After years at war, the Federation and the Klingon empire prepare for a peace summit. But the prospect of intergalactic glasnost with sworn enemies is an alarming one to Admiral Kirk (William Shatner). "They're animals!" he warns. When a Klingon ship is attacked and the Enterprise is held accountable, the dogs of war are unleashed again, as both worlds brace for what may be their final, deadly encounter.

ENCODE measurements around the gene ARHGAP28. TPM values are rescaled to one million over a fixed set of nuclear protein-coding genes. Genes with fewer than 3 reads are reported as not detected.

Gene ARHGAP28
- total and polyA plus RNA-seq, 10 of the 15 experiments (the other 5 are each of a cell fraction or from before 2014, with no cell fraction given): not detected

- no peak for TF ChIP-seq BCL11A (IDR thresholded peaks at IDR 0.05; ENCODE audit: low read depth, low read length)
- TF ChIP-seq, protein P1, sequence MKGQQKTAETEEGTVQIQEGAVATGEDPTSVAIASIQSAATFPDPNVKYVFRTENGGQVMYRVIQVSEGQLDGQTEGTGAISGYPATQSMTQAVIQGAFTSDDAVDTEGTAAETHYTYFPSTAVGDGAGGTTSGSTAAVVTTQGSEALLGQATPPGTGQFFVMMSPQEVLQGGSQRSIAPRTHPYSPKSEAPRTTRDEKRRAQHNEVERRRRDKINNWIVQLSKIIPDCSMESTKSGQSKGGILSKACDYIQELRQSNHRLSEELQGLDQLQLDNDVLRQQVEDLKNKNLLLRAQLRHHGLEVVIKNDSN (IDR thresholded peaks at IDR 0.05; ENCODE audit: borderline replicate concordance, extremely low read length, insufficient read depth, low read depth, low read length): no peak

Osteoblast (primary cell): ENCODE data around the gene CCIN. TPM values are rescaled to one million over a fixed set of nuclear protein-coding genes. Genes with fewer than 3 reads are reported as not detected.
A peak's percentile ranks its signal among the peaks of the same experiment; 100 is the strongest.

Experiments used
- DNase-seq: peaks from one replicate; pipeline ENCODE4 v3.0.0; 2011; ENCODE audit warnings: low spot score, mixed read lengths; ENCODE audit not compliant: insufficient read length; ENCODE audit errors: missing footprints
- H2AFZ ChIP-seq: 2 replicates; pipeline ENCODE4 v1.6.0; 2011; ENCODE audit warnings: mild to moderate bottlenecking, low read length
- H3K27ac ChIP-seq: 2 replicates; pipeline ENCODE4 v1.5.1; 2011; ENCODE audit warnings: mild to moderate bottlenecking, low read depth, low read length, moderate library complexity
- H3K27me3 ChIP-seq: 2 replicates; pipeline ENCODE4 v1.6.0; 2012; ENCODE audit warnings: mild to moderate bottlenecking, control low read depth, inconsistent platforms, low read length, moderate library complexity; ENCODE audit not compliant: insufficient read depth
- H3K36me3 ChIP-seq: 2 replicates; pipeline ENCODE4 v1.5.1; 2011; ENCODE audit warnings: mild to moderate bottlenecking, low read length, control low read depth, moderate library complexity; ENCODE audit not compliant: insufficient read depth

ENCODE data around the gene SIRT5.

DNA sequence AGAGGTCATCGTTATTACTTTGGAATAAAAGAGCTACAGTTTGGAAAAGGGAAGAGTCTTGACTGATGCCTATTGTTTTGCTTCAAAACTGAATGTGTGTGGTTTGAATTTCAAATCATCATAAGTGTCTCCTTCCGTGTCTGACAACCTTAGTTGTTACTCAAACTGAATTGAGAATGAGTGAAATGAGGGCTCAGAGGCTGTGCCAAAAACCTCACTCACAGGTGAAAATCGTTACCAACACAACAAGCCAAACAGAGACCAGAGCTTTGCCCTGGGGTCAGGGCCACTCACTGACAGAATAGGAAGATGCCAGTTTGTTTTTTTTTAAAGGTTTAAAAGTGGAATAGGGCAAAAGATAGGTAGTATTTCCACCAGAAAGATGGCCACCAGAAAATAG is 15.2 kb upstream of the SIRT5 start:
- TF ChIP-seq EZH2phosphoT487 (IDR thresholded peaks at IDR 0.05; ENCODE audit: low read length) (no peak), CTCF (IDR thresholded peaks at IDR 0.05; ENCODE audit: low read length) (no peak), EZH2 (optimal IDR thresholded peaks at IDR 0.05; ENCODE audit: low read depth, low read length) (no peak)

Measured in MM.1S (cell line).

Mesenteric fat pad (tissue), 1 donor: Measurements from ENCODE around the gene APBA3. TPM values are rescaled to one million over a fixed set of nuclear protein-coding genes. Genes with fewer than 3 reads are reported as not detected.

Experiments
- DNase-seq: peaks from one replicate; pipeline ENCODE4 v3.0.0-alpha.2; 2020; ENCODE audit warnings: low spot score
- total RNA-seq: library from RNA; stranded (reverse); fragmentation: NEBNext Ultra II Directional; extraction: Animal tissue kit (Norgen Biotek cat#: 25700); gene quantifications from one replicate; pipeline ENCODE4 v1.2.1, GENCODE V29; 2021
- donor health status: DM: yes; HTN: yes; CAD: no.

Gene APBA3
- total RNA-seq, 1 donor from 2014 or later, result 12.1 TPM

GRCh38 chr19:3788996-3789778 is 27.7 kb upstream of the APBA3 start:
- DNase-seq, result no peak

• 1 hr 53 minPGHDSD
  • Dec 6, 1991
  • Science Fiction

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Cast & Crew

  • Leonard NimoyActor

  • James DoohanActor

  • William ShatnerActor

  • Walter KoenigActor

  • Kim CattrallActor

  • Nichelle NicholsActor

  • Christopher PlummerActor